Some readers of Heart of Darkness have argued that the story is racist because Conrad's African characters rarely speak and have little or no individual identities. Invite your students to discuss this criticism of the novel and to revise the novel to counter the critical attack. Ask each student to imagine that he or she is one of the African characters from the novel and now has an opportunity to write a journal entry describing experiences in the novel from his or her perspective. Advise students that their journal entries should not be retellings of scenes from the novel; rather, students should create scenes that logically might have occurred during the course of the novel but that Conrad chose not to depict. Be sure to encourage students to communicate the feelings of the characters they are pretending to be. When they are finished, ask a few volunteers to share their work with the class.

Colonial Conditions
King Leopold II's ownership of the Congo is certainly not the only example of colonialism. Even the United States began as a group of 13 colonies. Ask your students to use the library and Internet to learn about other instances of colonization in the world. Students' research should include the conditions under which natives lived when rulers from other lands controlled them. Then ask students to write imaginary dramatic scenes that could have taken place in the colonies they researched. The natives' actions and speeches should reflect the colonial conditions of the colonies.

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Suggested Readings

Out of Africa
Isak Dinesen. Modern Library, 1992.
Out of Africa is Isak Dinesen's memoir of her years in Africa, from 1914 to 1931, on a 4,000-acre coffee plantation in the hills near Nairobi. This classic book presents the portrait of a strong, determined, sensitive woman on whom a rich, dramatic landscape and way of life made deep impressions.

A Joseph Conrad Companion
Joseph Orr and Ted Billy. Greenwood Publishing Group, 1999.
This in-depth discussion of Conrad's life and travels includes descriptions of his time in the Congo and explores the ways in which his experiences affected Heart of Darkness .

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Heart of Darkness - The Radio Adaptation
A dramatization you can listen to over the Internet. The script is located at site as well as study notes.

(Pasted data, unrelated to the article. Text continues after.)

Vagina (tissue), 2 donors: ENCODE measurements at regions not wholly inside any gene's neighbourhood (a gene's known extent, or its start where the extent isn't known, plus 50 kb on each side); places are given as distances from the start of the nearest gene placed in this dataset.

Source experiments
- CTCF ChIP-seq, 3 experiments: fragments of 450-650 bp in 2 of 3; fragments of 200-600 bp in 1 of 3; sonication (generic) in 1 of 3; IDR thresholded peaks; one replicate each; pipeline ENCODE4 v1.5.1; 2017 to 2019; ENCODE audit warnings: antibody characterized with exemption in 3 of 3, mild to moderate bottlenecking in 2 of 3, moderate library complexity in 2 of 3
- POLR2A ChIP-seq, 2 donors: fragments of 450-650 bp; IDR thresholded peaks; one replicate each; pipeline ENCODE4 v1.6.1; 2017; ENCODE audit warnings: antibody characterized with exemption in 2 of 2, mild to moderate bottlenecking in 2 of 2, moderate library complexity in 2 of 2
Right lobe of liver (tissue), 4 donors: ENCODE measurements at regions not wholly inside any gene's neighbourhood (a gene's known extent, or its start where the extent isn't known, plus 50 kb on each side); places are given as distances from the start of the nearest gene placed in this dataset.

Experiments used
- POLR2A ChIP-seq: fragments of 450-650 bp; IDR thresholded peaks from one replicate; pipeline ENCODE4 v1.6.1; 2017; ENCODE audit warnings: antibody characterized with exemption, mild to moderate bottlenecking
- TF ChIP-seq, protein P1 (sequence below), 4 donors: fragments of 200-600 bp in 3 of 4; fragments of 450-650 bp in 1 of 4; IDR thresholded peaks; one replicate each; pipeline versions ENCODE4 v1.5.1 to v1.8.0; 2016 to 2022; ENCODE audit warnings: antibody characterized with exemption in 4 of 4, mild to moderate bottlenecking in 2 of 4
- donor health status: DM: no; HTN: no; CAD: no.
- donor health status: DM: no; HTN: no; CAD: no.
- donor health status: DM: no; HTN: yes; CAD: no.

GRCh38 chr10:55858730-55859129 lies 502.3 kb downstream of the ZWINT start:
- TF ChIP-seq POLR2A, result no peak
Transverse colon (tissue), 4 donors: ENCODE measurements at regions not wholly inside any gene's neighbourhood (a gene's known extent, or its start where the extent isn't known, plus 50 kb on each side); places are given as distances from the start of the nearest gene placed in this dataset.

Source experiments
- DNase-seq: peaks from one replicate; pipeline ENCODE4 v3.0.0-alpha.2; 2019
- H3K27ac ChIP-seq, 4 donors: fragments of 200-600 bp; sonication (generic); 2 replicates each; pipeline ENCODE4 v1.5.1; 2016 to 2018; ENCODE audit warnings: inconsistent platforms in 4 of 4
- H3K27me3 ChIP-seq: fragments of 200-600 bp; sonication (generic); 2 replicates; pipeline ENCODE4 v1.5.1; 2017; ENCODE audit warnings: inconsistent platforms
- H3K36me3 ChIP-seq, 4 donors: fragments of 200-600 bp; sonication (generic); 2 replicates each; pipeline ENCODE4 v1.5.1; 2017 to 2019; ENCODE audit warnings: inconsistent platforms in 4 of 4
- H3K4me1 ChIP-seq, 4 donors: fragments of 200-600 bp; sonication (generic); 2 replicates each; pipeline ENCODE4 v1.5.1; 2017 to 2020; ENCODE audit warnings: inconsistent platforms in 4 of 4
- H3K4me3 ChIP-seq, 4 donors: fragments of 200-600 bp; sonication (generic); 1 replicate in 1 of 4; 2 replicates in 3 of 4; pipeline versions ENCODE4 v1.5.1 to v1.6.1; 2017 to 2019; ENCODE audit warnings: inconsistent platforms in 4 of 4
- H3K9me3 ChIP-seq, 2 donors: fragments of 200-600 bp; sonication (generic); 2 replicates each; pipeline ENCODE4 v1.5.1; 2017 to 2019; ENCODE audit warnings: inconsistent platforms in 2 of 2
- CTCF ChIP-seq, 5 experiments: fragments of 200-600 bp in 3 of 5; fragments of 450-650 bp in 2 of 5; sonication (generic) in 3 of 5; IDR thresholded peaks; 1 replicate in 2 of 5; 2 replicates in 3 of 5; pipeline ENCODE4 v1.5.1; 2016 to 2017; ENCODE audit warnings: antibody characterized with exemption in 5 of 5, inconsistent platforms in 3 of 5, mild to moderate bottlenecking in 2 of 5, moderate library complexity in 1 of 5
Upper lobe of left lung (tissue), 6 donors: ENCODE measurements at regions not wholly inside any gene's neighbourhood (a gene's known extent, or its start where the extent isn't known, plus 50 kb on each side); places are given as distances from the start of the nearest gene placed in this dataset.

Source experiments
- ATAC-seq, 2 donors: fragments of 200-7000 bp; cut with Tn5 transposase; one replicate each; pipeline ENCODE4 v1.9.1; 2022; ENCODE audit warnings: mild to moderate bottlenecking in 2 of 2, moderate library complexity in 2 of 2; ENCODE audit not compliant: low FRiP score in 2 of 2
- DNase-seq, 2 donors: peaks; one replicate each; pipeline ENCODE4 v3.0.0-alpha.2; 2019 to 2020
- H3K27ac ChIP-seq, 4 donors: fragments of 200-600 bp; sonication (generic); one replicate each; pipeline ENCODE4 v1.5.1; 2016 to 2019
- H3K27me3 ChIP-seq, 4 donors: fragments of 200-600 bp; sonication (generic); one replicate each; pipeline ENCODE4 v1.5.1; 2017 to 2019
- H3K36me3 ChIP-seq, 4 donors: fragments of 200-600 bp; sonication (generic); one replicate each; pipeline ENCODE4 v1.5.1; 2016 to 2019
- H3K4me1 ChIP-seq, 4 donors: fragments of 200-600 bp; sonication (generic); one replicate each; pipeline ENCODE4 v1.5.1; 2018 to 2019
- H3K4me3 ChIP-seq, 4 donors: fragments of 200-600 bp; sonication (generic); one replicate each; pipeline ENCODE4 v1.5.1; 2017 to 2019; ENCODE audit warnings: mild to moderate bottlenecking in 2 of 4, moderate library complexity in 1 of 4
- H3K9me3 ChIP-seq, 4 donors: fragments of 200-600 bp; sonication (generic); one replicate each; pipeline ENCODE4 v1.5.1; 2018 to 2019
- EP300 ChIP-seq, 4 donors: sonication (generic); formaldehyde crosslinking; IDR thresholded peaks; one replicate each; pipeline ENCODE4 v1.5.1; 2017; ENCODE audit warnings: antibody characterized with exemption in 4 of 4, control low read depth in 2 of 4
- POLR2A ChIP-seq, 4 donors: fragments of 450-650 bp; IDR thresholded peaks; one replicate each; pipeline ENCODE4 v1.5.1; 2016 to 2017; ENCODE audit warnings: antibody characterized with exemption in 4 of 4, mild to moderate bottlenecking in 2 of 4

Project Gutenberg
The works of Conrad listed here under author.

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Click on any of the vocabulary words below to hear them pronounced and used in a sentence.

speaker    apocalypse
Definition: An imminent cosmic cataclysm.
Context: In the film Apocalypse Now , director Francis Ford Coppola attempted to translate the events of Heart of Darkness into similar events during the war in Vietnam.

speaker    colonialism
Definition: Control by one power over a dependent area or people.
Context: Colonialism in Africa was troubled by the greed of the Europeans who dominated the continent.

speaker    novella
Definition: A work of fiction intermediate in length and complexity between a short story and a novel.
Context: Heart of Darkness is a novella packed with memorable descriptions of the jungle.

speaker    primeval
Definition: Of or relating to the earliest ages in the world's history.
Context: Conrad's novella is the story of a journey up a great river into a primeval jungle.

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This lesson plan may be used to address the academic standards listed below. These standards are drawn from Content Knowledge: A Compendium of Standards and Benchmarks for K-12 Education: 2nd Edition and have been provided courtesy of theMid-continent Research for Education and Learningin Aurora, Colorado.
Grade level: 9-12
Subject area: language arts
Demonstrates competence in the general skills and strategies of the reading process.
Identifies and analyzes the philosophical assumptions and basic beliefs underlying an author's work.

Grade level: 9-12
Subject area: language arts
Demonstrates competence in the general skills and strategies for reading a variety of literary texts.
Applies reading skills and strategies to a variety of literary texts (e.g., fiction, nonfiction, myths, poems, biographies, autobiographies, science fiction, supernatural tales, satires, parodies, plays, American literature, British literature, world and ancient literature).

Recognizes archetypes and symbols across literary texts (e.g., heroes, beneficence of nature, "dawn").

Understands the effects of complex literary devices and techniques on the overall quality of a work (e.g., tone, irony, mood, figurative language, allusion, diction, dialogue, symbolism, point of view, style).

Understands historical and cultural influences on literary works.

Makes abstract connections between his or her own life and the characters, events, motives, and causes of conflict in texts.

Relates personal response to the text with that seemingly intended by the author.

Grade level: 9-12
Subject area: life science
Knows about the diversity and unity that characterize life.
Knows how organisms are classified into a hierarchy of groups and subgroups based on similarities that reflect their evolutionary relationships (e.g., shared derived characteristics inherited from a common ancestor; degree of kinship estimated from the similarity of DNA sequences).

Grade level: 6-8, 9-12
Subject area: technology
Understands the relationships among science, technology, society, and the individual.
Benchmark 6-8:
Knows that science cannot answer all questions and technology cannot solve all human problems or meet all human needs.

Benchmark 9-12:
Knows that science and technology are pursued for different purposes.

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Summer Productions, Inc.